SOURCE: Michigan State University, news release, Oct. 16, 2014
FRIDAY, Oct. 24, 2014 (HealthDay News) -- Cadavers are better than a computer simulation of the human body for teaching anatomy to college students, a new study says.
The findings suggest that cadavers should continue to be used in undergraduate human anatomy courses for future doctors, nurses and other health and medical professionals, according to the researchers.
Their study included almost 240 students in a semester-long undergraduate anatomy course. One group of students learned on a cadaver and were tested on a cadaver. Other students learned on a computer simulation of the human body and were tested on a cadaver, according to the researchers.
The students were tested on being able to identify the parts of the body and to explain how they worked. On average, the students who learned on a cadaver scored 16 percent higher on identifying body parts and 11 percent higher on explaining what the body parts do, compared with those who learned on the computer simulation, the study found.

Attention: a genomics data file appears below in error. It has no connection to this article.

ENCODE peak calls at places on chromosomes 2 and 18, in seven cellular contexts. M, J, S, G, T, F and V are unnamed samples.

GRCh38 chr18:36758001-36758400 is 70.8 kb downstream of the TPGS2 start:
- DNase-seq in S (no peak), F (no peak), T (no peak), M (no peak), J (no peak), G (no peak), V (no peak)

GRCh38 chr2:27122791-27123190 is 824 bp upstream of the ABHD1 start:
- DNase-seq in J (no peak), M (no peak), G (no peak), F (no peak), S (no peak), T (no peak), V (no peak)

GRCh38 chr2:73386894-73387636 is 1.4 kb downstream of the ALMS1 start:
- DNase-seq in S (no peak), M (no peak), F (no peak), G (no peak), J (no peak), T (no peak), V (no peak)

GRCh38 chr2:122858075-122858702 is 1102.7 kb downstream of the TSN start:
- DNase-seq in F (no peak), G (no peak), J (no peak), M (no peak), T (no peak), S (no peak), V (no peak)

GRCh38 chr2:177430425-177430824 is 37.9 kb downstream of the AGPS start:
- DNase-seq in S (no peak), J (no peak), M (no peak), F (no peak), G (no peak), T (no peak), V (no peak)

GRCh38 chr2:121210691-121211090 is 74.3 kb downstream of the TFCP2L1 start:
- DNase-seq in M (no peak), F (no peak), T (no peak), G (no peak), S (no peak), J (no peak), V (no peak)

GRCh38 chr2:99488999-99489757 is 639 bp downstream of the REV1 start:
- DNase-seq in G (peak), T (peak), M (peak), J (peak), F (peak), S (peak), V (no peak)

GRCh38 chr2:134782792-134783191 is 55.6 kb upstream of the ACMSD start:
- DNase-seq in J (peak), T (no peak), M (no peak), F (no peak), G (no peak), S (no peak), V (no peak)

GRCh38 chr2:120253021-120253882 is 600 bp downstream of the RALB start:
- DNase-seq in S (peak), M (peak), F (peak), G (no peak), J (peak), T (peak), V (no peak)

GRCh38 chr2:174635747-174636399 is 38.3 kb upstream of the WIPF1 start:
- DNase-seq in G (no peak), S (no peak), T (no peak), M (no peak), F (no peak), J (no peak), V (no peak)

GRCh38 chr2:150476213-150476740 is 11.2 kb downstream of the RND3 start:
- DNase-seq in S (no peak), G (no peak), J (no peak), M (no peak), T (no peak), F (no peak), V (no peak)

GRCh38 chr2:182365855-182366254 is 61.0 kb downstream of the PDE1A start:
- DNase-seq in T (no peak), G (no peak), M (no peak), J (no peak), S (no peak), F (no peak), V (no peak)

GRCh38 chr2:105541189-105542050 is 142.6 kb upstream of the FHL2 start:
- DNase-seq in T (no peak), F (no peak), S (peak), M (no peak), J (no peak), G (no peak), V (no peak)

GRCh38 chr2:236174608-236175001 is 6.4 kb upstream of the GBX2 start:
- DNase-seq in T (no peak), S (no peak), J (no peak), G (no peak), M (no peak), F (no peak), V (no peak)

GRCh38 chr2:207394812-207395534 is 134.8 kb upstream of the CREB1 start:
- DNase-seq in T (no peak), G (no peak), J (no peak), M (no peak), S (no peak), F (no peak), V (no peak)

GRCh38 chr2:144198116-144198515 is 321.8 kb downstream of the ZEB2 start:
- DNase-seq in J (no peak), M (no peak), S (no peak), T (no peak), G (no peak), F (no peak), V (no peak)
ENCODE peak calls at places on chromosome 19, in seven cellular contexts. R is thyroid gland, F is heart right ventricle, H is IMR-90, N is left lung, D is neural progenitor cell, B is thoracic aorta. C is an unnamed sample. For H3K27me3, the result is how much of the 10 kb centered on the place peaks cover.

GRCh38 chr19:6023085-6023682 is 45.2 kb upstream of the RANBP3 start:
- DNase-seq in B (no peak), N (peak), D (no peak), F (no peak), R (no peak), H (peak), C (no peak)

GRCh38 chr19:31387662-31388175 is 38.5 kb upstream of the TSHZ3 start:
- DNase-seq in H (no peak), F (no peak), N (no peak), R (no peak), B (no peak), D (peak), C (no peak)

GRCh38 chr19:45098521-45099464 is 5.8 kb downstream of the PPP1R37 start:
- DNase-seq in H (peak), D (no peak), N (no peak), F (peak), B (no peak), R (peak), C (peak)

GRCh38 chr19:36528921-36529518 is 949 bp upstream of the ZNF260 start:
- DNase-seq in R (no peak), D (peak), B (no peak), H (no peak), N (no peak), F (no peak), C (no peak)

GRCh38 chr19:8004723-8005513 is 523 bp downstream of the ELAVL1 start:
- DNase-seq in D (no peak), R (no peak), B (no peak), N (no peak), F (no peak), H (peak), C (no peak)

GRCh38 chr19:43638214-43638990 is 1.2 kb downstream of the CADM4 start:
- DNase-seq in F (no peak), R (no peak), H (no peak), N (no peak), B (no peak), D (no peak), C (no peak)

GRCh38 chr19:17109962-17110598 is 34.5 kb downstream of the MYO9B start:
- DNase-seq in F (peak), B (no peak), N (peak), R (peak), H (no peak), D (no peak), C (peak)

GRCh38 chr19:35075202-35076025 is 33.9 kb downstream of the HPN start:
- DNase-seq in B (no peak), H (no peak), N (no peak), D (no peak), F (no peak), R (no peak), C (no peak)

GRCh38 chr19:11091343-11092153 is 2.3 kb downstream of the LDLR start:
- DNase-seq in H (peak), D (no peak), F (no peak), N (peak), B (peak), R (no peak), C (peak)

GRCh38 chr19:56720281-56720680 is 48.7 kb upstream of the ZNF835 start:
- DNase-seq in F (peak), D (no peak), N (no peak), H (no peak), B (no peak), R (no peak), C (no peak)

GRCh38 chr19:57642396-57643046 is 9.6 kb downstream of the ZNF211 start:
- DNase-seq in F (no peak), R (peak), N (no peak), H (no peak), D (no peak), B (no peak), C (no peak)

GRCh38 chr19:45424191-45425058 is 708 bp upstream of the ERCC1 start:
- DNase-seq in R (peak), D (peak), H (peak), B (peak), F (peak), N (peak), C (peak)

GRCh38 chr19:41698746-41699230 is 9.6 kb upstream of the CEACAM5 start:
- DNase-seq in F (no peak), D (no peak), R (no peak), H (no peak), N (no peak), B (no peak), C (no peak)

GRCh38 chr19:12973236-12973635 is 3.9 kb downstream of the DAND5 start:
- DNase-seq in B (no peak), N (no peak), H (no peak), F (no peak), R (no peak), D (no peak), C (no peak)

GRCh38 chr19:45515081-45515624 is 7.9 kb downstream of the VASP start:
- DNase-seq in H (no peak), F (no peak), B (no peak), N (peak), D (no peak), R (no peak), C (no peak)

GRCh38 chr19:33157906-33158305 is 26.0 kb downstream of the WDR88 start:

The difference in average scores was the difference between one grade, study co-author Cary Roseth, an associate professor of educational psychology at Michigan State University, said in a university news release.
The study appears in the September/October issue of the journal Anatomical Sciences Education.
"Our findings indicate that educational technology can enhance anatomy instruction but is unlikely to fully replace cadavers," Roseth said.
Most anatomy courses in the United States still rely on cadavers. But many also use computers to supplement the instruction, according to the researchers. However, there is ongoing debate over whether cadavers are needed at all, and some medical schools in Australia and the U.K. have stopped using cadavers to teach anatomy, according to the study authors.
The U.S. National Library of Medicine has more about anatomy.